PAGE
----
Monday, May 21, 2018
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Decolonization, Law, Race & the Legal Curriculum: SLSA 2018


I was very happy to be able to present different aspects of my ongoing research on legal education at the Socio-Legal Studies Association conference. My research, which is pedagogical as well as jurisprudential, examines what happens at the intersection of legal education, race as well as a history of changing ideas of what it means to be human.

Come to ‘Forever Africa 2018’


On the 9th of June of 2018, at 10 am, FACE [Forever Africa Conference and Events] will hold its maiden event at the Richmond Building, University of Bristol. Please book your attendance here. Tickets are Free. Dress Code is Pan-African.

Writing ‘Africa’


Africa and Africans have a long history of being written into darkness. The written word has weighed heavy on us. Used to name and label and distort and deform. Used to know and unknow Africa, till all that remains is an extended history of non-recognition of personhood. We are constantly written into darkness.

The Rwanda ‘Genocide’ and Me


This is not my first post about the Rwandan Genocide. It will probably not be my last. But this is not about the genocide, which should actually not be called a genocide (but more on that later.) This is about where it stands in the context of the world, and where the world stands in relation to it. I can still remember getting a glimpse of CNN in July 1994, I was gasping for news of the genocide, but CNN had a feature on how events in Rwanda had affected the existence of the mountain gorilla.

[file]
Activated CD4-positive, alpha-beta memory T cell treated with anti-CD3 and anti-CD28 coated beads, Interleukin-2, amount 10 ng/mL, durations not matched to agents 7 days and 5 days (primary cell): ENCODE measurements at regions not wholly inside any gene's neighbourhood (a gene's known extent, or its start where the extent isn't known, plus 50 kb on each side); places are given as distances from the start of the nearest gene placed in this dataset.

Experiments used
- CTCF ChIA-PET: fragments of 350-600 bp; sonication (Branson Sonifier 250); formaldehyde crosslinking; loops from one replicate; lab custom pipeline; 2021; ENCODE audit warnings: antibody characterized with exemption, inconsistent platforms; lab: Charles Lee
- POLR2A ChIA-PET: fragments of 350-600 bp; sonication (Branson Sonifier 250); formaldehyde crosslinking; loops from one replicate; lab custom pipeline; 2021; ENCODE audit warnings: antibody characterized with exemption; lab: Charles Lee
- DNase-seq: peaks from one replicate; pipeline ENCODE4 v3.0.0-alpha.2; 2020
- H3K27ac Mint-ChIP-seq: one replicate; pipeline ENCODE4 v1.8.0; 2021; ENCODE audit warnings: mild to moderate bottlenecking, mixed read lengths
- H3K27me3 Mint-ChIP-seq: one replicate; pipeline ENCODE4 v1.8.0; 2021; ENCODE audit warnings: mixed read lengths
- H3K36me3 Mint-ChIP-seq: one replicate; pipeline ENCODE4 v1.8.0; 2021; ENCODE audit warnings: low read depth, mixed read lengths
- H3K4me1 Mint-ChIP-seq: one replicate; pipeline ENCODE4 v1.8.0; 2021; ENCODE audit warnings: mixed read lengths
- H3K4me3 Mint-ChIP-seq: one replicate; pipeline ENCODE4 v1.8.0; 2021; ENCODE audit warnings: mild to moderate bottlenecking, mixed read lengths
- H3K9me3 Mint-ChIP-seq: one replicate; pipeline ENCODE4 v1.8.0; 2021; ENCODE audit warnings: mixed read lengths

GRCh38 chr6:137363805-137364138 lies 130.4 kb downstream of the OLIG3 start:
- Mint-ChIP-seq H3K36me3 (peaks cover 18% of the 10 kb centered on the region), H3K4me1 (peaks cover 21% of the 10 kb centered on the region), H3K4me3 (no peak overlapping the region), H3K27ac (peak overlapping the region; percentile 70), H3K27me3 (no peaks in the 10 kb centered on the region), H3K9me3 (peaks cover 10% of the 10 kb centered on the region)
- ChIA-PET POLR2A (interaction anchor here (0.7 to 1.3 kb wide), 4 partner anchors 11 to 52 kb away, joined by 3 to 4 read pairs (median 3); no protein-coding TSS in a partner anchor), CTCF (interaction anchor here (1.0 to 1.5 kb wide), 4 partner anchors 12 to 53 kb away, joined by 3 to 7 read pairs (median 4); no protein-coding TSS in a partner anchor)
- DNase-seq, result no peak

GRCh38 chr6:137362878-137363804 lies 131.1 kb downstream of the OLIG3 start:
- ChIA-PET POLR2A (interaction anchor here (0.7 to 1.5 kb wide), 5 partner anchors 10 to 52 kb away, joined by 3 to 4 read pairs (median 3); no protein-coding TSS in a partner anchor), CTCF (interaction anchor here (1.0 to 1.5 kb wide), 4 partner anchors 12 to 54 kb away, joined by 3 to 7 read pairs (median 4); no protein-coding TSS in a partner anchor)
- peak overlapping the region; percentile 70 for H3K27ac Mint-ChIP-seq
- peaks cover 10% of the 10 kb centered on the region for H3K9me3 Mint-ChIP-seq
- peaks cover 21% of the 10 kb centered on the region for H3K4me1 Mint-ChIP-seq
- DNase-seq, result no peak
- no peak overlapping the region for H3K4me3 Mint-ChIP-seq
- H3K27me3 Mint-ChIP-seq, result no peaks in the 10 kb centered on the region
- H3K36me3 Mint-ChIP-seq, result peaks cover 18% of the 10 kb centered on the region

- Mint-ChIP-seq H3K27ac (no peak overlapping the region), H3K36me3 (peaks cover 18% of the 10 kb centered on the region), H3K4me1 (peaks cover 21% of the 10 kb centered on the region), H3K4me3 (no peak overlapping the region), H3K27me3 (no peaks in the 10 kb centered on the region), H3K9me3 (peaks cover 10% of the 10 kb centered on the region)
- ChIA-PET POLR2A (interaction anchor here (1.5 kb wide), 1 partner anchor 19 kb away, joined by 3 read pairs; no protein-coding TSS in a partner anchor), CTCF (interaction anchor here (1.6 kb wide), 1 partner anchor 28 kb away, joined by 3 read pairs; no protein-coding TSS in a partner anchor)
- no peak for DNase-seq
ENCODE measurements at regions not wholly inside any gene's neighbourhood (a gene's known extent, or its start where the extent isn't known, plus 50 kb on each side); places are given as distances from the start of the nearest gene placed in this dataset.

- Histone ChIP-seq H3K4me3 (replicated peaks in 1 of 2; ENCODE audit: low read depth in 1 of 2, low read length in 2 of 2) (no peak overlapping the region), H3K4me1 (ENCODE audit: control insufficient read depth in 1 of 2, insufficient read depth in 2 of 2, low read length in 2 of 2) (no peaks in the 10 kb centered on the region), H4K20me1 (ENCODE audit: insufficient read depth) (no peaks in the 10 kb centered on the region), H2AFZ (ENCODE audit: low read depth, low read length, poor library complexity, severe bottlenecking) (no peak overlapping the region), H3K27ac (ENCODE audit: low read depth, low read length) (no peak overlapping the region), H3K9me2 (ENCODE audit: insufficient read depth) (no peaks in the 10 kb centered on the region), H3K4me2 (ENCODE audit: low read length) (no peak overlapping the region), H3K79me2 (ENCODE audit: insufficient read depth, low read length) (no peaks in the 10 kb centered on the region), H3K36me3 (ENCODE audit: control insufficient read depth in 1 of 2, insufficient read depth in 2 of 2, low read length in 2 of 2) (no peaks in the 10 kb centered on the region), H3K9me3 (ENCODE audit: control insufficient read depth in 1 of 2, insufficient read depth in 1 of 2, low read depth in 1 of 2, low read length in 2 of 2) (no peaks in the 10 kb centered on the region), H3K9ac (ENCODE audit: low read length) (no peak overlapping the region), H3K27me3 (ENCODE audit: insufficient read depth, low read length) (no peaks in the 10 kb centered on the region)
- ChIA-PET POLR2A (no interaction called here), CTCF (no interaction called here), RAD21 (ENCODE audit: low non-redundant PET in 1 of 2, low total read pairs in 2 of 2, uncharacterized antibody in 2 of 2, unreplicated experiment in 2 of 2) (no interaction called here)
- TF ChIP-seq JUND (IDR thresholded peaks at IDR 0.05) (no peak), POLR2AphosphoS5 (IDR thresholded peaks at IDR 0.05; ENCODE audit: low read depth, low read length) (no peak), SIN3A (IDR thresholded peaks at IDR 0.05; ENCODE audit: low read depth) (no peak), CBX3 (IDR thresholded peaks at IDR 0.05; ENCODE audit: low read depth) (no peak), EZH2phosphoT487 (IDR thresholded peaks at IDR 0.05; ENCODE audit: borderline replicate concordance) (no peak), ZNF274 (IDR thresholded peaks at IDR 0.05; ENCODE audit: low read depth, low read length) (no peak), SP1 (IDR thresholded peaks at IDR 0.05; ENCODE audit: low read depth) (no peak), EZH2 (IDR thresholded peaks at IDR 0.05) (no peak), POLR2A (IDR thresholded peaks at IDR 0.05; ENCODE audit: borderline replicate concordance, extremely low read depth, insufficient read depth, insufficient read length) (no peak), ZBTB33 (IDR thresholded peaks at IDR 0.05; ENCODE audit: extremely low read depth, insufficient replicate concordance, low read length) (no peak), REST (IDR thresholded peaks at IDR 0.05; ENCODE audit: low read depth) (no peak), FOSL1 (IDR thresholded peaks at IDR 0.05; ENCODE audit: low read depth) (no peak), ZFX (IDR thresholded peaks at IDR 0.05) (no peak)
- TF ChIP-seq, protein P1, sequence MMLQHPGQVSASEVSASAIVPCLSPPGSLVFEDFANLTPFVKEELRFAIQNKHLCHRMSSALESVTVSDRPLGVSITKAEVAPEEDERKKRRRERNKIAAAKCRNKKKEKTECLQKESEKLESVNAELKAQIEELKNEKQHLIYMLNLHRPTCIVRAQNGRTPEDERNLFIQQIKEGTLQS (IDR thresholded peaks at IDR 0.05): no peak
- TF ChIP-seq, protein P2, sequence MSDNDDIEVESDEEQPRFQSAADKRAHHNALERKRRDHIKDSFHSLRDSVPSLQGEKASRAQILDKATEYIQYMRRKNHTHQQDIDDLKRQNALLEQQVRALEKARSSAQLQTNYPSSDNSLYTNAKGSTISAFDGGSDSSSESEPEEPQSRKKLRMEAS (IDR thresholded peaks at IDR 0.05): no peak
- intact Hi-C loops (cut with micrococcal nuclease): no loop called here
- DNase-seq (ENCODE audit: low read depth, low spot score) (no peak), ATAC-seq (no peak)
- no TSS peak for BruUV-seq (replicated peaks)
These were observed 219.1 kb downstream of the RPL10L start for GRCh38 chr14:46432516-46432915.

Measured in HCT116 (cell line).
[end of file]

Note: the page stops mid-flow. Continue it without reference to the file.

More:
Winnie Madikizela-Mandela: Will they let her rest?


There is a type of person who stands at the graveside of a sleeping warrior and sneers…, Who watching the lowering coffin brings out a catalogue of all the warrior’s failings and defeats then smirks. There is a type of person who hides behind the veil of death to sit in judgment. We know your type.

Dancing in African


We dance.

We step out with painted feet into this dance.

When the drumming starts, we move our feet haphazardly to the beat of the drums, wavering yet weaving each step into the tapestry set beneath us.

The Unfinished Project of Freedom

Most freedom movements are unfinished projects. The declarative moment of ending an oppression is not the same as actually ending it.

A Open Letter to Naija Students Coming to the UK


[I wrote this while I was doing my Master’s degree: 2007-2008.]

Welcome to the cold. I wish you all the very best in your studies. All success shall be yours, just as soon as you are able to locate the nearest African shop. After which the library. For maximum success, there are a few things, misconceptions you will need to unlearn:

Sunni Patterson – Some Spoken Word


‘We have not always found comfort in killers.
We have not always found solace being rocked
in the bosoms of those who silently pray
and openly destroy.

ESC Rights: An African Neccessity


In an earlier post I examine the 5 lessons that arise from the Boko Haram war on education and national and international reaction. I summarise them here: